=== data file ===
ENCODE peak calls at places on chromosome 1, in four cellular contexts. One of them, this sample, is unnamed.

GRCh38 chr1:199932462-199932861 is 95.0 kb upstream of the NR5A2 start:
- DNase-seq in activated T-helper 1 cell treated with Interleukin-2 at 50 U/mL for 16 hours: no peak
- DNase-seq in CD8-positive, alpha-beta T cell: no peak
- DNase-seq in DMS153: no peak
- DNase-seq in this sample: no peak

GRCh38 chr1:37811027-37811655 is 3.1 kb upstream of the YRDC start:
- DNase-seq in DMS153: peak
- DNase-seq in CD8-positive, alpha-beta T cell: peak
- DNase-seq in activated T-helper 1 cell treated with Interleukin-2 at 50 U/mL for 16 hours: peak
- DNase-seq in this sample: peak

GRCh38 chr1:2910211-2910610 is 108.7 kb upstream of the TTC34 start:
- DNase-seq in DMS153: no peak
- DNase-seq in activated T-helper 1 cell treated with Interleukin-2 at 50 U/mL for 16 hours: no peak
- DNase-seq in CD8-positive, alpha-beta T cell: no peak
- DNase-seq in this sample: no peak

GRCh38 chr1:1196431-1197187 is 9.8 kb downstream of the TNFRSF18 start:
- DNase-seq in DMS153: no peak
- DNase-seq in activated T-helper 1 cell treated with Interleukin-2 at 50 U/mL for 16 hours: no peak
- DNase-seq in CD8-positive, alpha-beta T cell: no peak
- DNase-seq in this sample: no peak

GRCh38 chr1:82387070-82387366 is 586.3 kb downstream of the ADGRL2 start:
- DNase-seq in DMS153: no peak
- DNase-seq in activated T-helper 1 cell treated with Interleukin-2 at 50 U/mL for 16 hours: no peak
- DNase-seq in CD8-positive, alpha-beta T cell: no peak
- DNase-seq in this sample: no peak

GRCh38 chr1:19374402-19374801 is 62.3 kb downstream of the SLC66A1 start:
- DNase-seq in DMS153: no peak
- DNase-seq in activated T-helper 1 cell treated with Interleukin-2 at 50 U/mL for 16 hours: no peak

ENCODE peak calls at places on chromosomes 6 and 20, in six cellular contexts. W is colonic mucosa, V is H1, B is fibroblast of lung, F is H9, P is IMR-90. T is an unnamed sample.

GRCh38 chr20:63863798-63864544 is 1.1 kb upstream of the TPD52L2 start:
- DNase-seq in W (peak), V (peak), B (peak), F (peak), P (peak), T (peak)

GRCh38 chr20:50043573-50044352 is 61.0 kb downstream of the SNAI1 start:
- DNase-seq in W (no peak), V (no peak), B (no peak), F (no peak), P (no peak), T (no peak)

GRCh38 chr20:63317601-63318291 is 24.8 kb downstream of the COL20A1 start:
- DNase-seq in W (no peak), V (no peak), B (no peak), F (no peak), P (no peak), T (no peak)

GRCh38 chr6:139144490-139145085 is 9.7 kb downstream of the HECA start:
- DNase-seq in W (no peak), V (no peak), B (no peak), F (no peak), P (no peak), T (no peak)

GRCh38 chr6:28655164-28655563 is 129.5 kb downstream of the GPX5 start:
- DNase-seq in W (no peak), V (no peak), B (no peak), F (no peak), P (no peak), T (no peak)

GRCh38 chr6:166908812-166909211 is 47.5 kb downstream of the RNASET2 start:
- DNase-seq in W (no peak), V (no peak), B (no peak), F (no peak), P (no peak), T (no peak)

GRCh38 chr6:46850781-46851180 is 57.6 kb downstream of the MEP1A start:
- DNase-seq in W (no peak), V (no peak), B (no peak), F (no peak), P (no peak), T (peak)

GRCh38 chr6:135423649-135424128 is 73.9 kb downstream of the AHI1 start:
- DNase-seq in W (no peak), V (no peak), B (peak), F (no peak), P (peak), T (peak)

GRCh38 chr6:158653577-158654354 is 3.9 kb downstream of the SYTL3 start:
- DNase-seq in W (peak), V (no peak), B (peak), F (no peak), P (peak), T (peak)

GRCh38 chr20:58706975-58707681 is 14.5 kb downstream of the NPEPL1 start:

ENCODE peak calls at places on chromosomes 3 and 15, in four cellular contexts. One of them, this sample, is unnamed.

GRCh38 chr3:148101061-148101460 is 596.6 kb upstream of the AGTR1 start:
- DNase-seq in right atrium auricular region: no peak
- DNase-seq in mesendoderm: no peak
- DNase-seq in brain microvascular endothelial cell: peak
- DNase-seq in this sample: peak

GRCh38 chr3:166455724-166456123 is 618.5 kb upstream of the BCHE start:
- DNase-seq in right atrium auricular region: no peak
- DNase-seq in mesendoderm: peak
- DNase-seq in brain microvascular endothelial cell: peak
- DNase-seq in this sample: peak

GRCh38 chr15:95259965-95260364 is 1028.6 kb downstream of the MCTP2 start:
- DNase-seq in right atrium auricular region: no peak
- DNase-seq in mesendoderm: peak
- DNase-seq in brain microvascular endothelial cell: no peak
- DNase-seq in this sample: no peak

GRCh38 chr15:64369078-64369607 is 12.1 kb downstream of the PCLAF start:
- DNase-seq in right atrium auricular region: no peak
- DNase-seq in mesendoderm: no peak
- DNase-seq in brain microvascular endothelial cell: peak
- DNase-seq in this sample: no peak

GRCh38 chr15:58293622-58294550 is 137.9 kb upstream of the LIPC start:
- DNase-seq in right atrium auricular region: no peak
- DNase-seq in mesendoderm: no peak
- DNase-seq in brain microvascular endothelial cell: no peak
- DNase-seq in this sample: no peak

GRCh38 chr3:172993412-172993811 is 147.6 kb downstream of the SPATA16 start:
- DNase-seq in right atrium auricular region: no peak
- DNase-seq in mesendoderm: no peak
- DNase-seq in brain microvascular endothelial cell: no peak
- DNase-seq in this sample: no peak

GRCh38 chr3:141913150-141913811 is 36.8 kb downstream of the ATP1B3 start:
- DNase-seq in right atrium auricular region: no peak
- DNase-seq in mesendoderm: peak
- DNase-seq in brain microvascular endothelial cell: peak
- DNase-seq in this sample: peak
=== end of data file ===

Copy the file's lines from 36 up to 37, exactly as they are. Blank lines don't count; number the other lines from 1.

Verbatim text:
- DNase-seq in W (no peak), V (no peak), B (no peak), F (no peak), P (no peak), T (no peak)

GRCh38 chr6:139144490-139145085 is 9.7 kb downstream of the HECA start: